# Black Holes

1. May 11, 2010

### iRaid

Hello everyone, I'm interested in knowing something about black holes. I was wondering how time can speed up when you're near a black hole? Do you feel it or is it actually faster.. Can someone explain this because I cant wrap my head around how it can speed up time. It has to do with the event horizon where it just seems like someone stopped there, but is it actually that slow for something that goes into it?

I do know that large masses can make time speed up or look like it, but please explain better.

Thanks.

2. May 11, 2010

### Chronos

Time is relative. Near a black hole, the photons emitted by an approaching object are time dilated in the opposite direction. Redshift is the other consequence. Redshift and time dilation are different manifestations of the same underlying effect.

3. May 12, 2010

### libbon

Actually time is slowing down. The closer you get to the speed of light, the more time slows down, this is called time dilation, the reason time slows down is because since the speed of light is the universal speed limit, the only way to prevent you from passing it is for time to slow down. So the faster you go the more time slows down. And also the higher the gravitational field the more slower time ticks relative to other regions of time. So for example as a theoretical experiment, let's say you put four people in a space ship and put them next to a black hole just outside the event horizon but not so close so that they get pulled in. If you have them orbit it for a year, when they come back to earth, it will be the future, now depending on the mass of the black hole and the time spent next to it i think how much farther in the future it will be depends. But in this case i think it will be about 10 years in time will have passed on earth versus the people in the spaceship next to the black hole for a year.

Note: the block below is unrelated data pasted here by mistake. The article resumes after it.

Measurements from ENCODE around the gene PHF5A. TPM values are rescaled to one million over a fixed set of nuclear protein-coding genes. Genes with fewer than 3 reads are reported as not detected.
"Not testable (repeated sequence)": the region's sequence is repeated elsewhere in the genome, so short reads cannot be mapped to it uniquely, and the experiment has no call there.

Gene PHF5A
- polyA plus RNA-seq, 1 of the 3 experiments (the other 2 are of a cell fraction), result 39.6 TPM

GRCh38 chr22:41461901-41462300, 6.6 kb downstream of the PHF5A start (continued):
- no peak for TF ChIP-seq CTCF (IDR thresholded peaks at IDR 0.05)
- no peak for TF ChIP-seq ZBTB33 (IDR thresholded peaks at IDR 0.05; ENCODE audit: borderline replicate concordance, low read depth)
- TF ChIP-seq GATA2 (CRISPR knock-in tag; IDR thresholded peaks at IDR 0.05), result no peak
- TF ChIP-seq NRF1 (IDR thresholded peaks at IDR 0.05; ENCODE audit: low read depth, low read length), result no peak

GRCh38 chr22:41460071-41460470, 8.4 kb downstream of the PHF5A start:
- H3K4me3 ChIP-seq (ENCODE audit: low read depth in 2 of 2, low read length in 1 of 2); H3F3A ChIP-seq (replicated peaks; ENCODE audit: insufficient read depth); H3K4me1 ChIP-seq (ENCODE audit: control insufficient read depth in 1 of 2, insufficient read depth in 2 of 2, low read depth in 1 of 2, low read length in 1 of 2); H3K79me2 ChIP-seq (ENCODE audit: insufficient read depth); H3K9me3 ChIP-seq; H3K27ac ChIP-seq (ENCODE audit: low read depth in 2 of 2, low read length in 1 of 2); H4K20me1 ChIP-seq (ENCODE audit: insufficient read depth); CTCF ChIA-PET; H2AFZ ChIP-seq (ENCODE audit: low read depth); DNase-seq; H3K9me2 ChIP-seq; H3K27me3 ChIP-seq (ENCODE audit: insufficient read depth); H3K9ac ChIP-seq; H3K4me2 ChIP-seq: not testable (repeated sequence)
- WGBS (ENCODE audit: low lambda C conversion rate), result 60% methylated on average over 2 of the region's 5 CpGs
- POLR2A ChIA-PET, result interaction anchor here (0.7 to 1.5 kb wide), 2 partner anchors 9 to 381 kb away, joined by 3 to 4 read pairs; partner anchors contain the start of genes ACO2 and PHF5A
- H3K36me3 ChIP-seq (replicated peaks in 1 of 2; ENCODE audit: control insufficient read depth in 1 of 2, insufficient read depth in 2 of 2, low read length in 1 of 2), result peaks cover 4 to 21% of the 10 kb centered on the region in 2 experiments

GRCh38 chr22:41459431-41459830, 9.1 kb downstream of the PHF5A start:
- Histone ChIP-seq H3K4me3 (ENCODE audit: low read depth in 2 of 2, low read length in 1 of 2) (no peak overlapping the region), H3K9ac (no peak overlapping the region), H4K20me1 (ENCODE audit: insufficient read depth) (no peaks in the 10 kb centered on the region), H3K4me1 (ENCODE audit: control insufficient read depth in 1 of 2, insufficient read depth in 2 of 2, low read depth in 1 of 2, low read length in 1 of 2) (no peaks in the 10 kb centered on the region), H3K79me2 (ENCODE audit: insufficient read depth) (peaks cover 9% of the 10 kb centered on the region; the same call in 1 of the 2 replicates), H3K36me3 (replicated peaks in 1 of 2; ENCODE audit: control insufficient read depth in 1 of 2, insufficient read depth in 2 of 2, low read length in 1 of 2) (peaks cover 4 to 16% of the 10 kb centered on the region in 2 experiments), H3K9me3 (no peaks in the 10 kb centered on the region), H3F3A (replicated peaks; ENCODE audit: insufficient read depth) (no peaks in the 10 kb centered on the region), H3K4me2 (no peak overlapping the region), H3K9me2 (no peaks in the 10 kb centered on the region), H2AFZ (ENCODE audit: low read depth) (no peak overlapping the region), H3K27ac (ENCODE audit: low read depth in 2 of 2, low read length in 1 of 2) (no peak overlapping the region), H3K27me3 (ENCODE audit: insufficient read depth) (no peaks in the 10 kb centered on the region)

I don't think i dwelled too much into the black hole part but i hoped i helped a little, check out this:

http://en.wikipedia.org/wiki/Gravitational_time_dilation

4. May 12, 2010

### libbon

Also to answer your questions more clearly, to the people near the black hole, even if time is slowing down, it seems regular to them. But to the observer, if the spaceship full of people went towards the event horizon it would looked like there frozen in time. And as in the doppler effect and blue shift and redshift, if you don't already know it try looking it up, to the observer it might look like there going slow or faster as they orbit around the black hole. But then that also goes into the observer effect, look into that too. You tell me if i took it too far discussing this, sorry its so long :D

5. May 12, 2010

### iRaid

Thanks for the answer, I never knew about the gravitational redshift, but now that I do, it seems to be clearer.

Thank you.

6. May 13, 2010

### A Dhingra

Chronos : " Redshift and time dilation are different manifestations of the same underlying effect . "

well i thought that according to doppler effect if a body moves with the speed of the wave and in the direction opposite to that of the wave ....then the wave can never reach the observer...so the same should apply for light........but according to relativity light still reaches the observer due to the observer.....